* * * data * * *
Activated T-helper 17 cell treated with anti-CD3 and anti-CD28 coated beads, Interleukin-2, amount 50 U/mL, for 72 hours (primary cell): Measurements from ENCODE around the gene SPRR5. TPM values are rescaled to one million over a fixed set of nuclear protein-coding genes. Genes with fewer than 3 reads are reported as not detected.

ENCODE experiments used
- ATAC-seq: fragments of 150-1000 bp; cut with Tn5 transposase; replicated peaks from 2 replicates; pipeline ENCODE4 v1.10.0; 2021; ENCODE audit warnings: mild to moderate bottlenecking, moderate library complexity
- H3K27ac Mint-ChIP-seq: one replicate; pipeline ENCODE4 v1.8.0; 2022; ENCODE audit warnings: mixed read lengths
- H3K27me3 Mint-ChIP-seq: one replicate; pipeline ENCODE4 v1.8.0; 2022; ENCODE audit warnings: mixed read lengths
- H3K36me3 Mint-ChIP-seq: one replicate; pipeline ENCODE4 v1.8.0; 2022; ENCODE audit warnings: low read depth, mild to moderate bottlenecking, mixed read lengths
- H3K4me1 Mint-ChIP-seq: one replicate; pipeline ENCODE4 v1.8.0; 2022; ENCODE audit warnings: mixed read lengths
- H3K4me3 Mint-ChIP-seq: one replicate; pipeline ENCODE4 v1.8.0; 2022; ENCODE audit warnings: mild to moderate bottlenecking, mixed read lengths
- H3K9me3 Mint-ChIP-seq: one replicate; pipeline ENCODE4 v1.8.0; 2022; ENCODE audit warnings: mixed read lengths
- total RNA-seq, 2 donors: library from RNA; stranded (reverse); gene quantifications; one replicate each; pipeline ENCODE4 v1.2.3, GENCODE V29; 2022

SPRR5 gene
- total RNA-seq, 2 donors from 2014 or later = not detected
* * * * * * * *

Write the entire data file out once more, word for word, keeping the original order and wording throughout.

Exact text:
Activated T-helper 17 cell treated with anti-CD3 and anti-CD28 coated beads, Interleukin-2, amount 50 U/mL, for 72 hours (primary cell): Measurements from ENCODE around the gene SPRR5. TPM values are rescaled to one million over a fixed set of nuclear protein-coding genes. Genes with fewer than 3 reads are reported as not detected.

ENCODE experiments used
- ATAC-seq: fragments of 150-1000 bp; cut with Tn5 transposase; replicated peaks from 2 replicates; pipeline ENCODE4 v1.10.0; 2021; ENCODE audit warnings: mild to moderate bottlenecking, moderate library complexity
- H3K27ac Mint-ChIP-seq: one replicate; pipeline ENCODE4 v1.8.0; 2022; ENCODE audit warnings: mixed read lengths
- H3K27me3 Mint-ChIP-seq: one replicate; pipeline ENCODE4 v1.8.0; 2022; ENCODE audit warnings: mixed read lengths
- H3K36me3 Mint-ChIP-seq: one replicate; pipeline ENCODE4 v1.8.0; 2022; ENCODE audit warnings: low read depth, mild to moderate bottlenecking, mixed read lengths
- H3K4me1 Mint-ChIP-seq: one replicate; pipeline ENCODE4 v1.8.0; 2022; ENCODE audit warnings: mixed read lengths
- H3K4me3 Mint-ChIP-seq: one replicate; pipeline ENCODE4 v1.8.0; 2022; ENCODE audit warnings: mild to moderate bottlenecking, mixed read lengths
- H3K9me3 Mint-ChIP-seq: one replicate; pipeline ENCODE4 v1.8.0; 2022; ENCODE audit warnings: mixed read lengths
- total RNA-seq, 2 donors: library from RNA; stranded (reverse); gene quantifications; one replicate each; pipeline ENCODE4 v1.2.3, GENCODE V29; 2022

SPRR5 gene
- total RNA-seq, 2 donors from 2014 or later = not detected